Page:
The efforts of the human genome project are beginning to provide important findings for human health. Technological advances in the laboratory, particularly in characterizing human genomic variation, have created new approaches for studying the human genome. However, current statistical and computational strategies are taking only partial advantage of this wealth of information. In the quest for disease susceptibility genes for common, complex disease, we are faced with many challenges. Selecting genetic, clinical, and environmental factors important for the trait of interest is increasingly more difficult as high throughput data generation technologies are developed. We know that genes do not act in isolation, thus numerous other factors are likely important in complex disease phenotypes. However, techniques for robust statistical modeling of important variables to predict clinical outcomes are limited in their capability for interaction effects. Ultimately, we want to know what factors are important to provide superior prevention, diagnosis, and treatment of human disease. Unfortunately, interpretation of statistical models in a meaningful way for biomedical research has been lacking due to the inherent difficulty in making such connections. Thus, a technology that embraces the complexity of human disease and integrates multiple data sources including biological knowledge from the public domain, through a powerful analytical framework is essential for dissecting the architecture of common diseases. ATHENA: the Analysis Tool for Heritable and Environmental Network Associations is a novel framework that incorporates variable selection, modeling, and interpretation to learn more about diseases of public health interest. As the field gains experience in analyzing large scale genomic data, it is crucial that we learn from each other and develop and codify the best strategies.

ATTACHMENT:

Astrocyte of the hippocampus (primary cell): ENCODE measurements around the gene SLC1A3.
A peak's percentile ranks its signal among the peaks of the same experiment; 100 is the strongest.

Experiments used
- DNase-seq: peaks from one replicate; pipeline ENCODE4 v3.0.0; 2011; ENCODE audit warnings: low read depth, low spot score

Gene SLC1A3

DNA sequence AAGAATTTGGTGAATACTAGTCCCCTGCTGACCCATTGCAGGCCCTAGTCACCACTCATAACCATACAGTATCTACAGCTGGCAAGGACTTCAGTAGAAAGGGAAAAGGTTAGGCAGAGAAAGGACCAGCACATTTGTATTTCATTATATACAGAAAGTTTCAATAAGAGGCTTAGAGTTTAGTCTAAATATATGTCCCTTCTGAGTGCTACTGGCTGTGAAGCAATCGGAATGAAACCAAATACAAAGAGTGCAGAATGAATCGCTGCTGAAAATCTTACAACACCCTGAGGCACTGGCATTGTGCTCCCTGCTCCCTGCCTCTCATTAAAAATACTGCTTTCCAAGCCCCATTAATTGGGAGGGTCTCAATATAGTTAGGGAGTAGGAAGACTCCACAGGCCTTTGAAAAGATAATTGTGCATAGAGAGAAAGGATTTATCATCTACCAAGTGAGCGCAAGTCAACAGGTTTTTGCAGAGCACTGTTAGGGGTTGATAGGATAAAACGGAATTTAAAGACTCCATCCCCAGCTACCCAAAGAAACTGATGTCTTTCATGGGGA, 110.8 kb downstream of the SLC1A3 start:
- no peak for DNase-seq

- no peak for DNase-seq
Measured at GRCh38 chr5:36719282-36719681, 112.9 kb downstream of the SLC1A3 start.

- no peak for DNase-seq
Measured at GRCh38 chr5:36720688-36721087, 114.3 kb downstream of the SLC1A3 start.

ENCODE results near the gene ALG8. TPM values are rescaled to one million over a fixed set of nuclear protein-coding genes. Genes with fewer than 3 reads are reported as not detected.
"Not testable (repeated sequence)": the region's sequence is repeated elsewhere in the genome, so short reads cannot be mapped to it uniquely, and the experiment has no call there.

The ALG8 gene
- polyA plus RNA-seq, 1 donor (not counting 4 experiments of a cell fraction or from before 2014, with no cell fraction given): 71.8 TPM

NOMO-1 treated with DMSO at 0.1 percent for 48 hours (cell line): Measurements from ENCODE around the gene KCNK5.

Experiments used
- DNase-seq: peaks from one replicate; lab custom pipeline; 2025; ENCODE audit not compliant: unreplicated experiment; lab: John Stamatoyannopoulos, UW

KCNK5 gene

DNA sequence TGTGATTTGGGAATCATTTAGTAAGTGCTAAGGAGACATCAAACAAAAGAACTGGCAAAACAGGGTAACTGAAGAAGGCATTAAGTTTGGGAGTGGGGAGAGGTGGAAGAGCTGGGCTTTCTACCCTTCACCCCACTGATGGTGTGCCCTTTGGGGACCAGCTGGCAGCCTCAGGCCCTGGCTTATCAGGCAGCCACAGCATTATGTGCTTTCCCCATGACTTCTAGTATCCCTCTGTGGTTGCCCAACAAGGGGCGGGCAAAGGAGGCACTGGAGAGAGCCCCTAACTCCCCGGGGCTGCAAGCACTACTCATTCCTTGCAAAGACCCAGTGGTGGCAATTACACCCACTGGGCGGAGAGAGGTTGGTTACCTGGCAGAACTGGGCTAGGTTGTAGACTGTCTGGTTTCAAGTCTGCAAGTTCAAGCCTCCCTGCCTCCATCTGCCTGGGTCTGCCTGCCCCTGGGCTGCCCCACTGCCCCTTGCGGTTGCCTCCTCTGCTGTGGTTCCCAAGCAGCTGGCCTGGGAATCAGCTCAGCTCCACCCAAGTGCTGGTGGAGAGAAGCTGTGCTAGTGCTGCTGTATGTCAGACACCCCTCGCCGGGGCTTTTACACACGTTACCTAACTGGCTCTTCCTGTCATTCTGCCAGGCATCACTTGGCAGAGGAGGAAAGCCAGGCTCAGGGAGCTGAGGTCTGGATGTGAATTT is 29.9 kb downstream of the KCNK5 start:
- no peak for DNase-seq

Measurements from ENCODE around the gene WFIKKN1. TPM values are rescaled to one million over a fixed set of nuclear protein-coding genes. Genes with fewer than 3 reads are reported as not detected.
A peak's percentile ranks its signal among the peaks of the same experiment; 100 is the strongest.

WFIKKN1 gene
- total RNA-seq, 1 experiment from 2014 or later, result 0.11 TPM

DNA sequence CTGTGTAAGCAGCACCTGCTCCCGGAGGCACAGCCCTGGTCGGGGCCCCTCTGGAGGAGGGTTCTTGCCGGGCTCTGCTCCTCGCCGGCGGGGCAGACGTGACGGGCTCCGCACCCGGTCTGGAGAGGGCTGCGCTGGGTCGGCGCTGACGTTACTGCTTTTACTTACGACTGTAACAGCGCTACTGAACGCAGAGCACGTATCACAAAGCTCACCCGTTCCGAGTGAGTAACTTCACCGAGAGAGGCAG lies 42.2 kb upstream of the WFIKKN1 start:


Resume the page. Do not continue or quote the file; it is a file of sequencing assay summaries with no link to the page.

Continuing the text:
Many common, complex diseases are likely due to a combination of genetic and environmental risk factors. Out ability to extract all of the meaningful information from very large genomic and phenotypic datasets has been limited by our analytic strategies. The methodology described in this proposal is a powerful new approach to maximize the information learned from large datasets to improve prevention, diagnosis, and treatment of diseases of public health interest.
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